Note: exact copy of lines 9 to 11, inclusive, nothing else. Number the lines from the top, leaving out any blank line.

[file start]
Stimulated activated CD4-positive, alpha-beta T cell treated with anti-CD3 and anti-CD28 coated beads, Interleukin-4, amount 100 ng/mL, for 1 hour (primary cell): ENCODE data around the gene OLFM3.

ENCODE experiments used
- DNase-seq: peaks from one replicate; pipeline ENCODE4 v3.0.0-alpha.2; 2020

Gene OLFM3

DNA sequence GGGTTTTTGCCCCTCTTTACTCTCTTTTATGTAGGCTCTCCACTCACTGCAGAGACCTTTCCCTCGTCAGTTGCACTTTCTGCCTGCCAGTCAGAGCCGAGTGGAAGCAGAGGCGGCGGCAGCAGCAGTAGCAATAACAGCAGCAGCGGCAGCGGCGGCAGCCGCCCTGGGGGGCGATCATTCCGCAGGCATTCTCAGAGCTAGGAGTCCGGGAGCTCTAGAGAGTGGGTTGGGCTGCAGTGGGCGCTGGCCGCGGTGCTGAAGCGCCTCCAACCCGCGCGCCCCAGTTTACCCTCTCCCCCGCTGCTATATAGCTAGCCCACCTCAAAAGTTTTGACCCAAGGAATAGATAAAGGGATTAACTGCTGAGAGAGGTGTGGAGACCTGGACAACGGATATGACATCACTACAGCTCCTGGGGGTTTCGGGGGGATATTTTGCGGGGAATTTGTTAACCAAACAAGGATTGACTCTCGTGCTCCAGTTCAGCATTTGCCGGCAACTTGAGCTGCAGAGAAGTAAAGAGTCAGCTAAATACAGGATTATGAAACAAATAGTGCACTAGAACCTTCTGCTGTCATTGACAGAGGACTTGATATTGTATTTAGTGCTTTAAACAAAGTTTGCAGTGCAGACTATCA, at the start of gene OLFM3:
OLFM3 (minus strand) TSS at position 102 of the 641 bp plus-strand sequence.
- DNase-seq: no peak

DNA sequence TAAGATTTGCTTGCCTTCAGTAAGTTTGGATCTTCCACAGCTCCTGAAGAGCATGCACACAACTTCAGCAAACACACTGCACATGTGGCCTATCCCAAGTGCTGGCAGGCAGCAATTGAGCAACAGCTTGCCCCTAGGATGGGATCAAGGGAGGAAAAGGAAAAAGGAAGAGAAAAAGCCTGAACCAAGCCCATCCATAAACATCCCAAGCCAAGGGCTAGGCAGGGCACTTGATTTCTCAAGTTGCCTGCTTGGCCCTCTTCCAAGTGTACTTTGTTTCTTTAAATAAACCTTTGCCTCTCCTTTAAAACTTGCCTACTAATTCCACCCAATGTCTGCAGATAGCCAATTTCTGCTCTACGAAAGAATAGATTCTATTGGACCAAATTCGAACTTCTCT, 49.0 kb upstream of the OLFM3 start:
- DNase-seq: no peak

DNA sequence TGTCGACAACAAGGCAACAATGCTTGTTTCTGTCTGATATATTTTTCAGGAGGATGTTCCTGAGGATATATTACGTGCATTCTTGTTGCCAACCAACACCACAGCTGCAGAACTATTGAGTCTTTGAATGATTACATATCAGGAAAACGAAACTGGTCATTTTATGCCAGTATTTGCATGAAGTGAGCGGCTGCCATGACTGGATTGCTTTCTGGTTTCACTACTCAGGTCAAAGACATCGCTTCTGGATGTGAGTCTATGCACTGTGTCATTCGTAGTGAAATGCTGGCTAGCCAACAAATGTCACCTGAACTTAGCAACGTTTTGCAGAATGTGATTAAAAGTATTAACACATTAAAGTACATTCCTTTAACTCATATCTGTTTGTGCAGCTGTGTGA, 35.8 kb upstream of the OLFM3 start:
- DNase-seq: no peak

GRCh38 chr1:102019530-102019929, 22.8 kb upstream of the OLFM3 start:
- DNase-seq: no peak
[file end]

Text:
- DNase-seq: no peak

DNA sequence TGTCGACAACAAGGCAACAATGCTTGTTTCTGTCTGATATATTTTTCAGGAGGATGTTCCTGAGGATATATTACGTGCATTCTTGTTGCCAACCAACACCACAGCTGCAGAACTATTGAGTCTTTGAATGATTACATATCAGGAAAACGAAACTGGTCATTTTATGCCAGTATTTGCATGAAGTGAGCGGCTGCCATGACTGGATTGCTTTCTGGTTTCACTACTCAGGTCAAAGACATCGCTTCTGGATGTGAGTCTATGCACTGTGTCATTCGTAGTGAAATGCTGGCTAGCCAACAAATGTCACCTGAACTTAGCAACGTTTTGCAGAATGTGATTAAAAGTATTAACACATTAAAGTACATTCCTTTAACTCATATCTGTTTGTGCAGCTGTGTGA, 35.8 kb upstream of the OLFM3 start:
- DNase-seq: no peak